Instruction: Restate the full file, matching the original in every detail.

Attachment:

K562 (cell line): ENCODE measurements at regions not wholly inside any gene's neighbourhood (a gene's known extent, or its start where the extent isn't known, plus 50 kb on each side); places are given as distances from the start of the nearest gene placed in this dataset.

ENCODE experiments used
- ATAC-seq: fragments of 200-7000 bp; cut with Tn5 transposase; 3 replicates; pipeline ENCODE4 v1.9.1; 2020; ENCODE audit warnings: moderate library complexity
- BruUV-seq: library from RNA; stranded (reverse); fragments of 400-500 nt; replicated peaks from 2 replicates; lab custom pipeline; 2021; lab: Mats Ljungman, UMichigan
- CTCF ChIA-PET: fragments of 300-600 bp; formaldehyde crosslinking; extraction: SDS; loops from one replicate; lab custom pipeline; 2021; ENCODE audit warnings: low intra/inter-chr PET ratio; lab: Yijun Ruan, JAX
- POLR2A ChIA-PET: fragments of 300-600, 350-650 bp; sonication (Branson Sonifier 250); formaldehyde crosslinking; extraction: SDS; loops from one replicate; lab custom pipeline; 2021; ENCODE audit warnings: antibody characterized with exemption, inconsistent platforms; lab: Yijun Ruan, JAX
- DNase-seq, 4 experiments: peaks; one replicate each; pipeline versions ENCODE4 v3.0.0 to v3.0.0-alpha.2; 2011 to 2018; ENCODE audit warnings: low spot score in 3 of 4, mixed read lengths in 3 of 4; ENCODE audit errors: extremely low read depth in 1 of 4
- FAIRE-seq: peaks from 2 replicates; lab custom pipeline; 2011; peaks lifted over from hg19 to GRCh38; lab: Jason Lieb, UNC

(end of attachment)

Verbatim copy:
K562 (cell line): ENCODE measurements at regions not wholly inside any gene's neighbourhood (a gene's known extent, or its start where the extent isn't known, plus 50 kb on each side); places are given as distances from the start of the nearest gene placed in this dataset.

ENCODE experiments used
- ATAC-seq: fragments of 200-7000 bp; cut with Tn5 transposase; 3 replicates; pipeline ENCODE4 v1.9.1; 2020; ENCODE audit warnings: moderate library complexity
- BruUV-seq: library from RNA; stranded (reverse); fragments of 400-500 nt; replicated peaks from 2 replicates; lab custom pipeline; 2021; lab: Mats Ljungman, UMichigan
- CTCF ChIA-PET: fragments of 300-600 bp; formaldehyde crosslinking; extraction: SDS; loops from one replicate; lab custom pipeline; 2021; ENCODE audit warnings: low intra/inter-chr PET ratio; lab: Yijun Ruan, JAX
- POLR2A ChIA-PET: fragments of 300-600, 350-650 bp; sonication (Branson Sonifier 250); formaldehyde crosslinking; extraction: SDS; loops from one replicate; lab custom pipeline; 2021; ENCODE audit warnings: antibody characterized with exemption, inconsistent platforms; lab: Yijun Ruan, JAX
- DNase-seq, 4 experiments: peaks; one replicate each; pipeline versions ENCODE4 v3.0.0 to v3.0.0-alpha.2; 2011 to 2018; ENCODE audit warnings: low spot score in 3 of 4, mixed read lengths in 3 of 4; ENCODE audit errors: extremely low read depth in 1 of 4
- FAIRE-seq: peaks from 2 replicates; lab custom pipeline; 2011; peaks lifted over from hg19 to GRCh38; lab: Jason Lieb, UNC